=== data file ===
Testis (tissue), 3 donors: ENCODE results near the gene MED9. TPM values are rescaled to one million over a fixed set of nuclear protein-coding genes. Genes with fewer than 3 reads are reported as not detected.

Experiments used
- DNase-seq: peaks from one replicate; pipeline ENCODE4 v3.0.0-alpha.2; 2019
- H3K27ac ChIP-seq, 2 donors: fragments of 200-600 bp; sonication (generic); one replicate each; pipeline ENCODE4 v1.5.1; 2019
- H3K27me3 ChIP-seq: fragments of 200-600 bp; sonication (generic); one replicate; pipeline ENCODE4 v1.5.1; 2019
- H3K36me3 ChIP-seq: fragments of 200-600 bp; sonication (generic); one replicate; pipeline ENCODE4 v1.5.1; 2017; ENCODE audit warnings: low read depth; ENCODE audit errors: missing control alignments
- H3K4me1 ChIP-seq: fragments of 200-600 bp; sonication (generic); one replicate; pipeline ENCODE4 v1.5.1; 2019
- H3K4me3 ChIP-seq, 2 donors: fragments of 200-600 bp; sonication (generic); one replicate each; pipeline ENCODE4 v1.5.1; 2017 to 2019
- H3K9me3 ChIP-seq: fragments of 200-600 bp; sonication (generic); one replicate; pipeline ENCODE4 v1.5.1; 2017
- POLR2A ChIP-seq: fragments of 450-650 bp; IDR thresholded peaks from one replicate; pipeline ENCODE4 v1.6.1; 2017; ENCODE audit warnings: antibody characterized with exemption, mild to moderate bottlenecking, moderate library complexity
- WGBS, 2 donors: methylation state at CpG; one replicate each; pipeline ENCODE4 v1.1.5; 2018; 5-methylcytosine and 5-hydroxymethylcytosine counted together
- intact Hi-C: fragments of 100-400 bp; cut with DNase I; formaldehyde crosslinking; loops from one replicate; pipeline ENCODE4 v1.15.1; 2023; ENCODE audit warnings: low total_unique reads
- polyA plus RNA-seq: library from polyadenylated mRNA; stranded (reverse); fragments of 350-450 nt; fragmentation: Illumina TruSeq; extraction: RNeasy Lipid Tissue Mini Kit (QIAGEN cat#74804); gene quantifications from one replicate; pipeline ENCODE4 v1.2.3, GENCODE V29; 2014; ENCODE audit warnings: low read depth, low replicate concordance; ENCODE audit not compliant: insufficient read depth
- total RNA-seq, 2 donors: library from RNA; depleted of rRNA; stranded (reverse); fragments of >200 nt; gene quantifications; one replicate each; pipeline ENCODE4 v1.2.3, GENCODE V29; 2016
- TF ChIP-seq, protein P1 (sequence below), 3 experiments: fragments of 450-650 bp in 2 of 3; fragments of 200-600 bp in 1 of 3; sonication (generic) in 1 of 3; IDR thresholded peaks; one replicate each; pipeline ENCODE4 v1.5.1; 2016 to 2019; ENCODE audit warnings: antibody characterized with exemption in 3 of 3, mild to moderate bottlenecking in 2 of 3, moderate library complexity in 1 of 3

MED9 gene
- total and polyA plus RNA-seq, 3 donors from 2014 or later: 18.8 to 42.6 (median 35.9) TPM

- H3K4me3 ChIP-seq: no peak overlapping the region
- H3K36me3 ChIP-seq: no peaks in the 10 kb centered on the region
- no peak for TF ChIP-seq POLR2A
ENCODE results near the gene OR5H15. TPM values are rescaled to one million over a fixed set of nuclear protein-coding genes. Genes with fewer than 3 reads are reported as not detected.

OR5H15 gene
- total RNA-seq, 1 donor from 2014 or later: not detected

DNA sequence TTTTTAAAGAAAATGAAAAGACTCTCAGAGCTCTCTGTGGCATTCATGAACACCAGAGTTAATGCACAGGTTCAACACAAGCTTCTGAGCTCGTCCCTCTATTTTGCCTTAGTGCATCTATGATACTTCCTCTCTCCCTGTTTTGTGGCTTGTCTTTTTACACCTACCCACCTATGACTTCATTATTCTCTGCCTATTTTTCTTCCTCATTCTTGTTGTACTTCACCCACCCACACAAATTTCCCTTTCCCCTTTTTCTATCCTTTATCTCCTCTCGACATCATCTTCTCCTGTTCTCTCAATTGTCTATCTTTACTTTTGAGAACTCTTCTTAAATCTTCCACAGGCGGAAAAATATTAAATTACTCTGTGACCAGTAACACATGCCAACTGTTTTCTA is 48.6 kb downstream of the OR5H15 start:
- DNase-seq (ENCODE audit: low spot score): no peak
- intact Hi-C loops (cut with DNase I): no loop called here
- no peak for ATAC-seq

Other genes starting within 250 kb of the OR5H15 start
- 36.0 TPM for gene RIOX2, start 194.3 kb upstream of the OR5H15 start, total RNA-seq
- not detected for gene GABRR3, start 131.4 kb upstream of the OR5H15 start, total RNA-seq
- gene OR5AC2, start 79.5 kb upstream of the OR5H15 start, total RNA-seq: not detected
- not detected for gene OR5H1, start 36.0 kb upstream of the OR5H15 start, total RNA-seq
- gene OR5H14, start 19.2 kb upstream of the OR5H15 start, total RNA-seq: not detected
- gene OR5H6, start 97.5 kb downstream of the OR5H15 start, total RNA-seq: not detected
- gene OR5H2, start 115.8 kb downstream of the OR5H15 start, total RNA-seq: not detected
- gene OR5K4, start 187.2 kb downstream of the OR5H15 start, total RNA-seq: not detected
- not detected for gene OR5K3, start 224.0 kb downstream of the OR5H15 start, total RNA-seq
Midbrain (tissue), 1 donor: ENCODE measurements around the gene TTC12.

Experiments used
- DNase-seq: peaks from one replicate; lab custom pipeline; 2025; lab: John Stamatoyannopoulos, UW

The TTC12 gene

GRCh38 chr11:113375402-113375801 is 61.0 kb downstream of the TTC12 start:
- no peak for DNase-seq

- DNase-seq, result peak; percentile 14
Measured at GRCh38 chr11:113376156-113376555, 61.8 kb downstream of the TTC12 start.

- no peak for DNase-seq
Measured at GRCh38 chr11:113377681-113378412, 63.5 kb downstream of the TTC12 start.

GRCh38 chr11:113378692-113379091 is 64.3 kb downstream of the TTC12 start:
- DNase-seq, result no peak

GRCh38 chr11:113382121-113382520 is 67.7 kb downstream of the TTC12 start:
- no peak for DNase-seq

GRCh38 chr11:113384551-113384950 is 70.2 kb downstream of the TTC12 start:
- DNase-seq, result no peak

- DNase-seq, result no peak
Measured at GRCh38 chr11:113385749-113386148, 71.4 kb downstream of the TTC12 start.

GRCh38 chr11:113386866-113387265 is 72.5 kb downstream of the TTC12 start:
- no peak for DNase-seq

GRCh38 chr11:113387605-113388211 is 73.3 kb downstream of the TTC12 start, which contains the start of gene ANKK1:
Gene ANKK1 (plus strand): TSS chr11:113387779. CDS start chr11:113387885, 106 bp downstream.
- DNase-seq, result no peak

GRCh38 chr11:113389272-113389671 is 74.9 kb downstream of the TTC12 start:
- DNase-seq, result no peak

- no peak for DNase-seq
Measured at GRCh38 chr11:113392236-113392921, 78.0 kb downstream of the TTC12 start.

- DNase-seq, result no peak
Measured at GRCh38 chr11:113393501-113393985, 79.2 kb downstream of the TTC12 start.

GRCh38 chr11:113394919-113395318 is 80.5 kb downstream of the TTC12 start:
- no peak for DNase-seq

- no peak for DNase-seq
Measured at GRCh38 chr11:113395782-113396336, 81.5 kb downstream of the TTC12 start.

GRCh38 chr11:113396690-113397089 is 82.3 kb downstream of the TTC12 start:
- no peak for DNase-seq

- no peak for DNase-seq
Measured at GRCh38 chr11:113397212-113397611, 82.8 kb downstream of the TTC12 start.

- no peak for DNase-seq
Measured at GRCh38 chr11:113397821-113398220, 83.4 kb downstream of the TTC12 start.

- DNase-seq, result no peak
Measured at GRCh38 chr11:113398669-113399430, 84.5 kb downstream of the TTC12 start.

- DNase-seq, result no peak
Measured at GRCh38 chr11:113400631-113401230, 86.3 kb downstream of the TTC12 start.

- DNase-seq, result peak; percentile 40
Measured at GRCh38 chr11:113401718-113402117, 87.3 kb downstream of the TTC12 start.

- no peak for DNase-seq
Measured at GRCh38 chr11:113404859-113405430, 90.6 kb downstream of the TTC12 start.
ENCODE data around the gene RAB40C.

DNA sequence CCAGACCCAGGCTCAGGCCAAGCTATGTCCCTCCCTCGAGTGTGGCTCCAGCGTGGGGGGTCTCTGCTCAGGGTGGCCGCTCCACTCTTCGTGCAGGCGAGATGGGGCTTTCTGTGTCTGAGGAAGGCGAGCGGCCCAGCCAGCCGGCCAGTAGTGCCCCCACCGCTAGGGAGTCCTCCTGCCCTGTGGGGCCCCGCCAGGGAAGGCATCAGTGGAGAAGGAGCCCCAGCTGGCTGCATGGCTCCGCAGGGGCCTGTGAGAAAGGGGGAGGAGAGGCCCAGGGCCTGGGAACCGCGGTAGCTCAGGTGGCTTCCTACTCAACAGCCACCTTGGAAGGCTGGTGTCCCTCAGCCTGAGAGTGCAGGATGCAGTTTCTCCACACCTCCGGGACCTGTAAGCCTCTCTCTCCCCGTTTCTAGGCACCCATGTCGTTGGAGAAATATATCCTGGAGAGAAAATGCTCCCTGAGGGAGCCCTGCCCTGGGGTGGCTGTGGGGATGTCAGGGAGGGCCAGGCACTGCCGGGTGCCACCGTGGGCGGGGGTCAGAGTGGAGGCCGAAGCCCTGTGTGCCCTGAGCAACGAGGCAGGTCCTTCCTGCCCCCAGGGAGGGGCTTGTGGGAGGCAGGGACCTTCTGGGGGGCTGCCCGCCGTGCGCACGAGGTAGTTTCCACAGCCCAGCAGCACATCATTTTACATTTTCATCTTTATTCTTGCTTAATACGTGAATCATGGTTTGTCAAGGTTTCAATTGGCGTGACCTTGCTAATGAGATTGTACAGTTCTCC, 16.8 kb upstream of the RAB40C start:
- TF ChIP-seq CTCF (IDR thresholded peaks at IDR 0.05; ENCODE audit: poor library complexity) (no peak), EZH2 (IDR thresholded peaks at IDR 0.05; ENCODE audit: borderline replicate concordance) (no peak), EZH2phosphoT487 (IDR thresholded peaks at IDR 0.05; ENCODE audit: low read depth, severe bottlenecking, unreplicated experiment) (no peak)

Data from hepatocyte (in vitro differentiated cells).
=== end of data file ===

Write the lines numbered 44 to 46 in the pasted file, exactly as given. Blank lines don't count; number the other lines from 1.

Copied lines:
- DNase-seq, result peak; percentile 14
Measured at GRCh38 chr11:113376156-113376555, 61.8 kb downstream of the TTC12 start.

- no peak for DNase-seq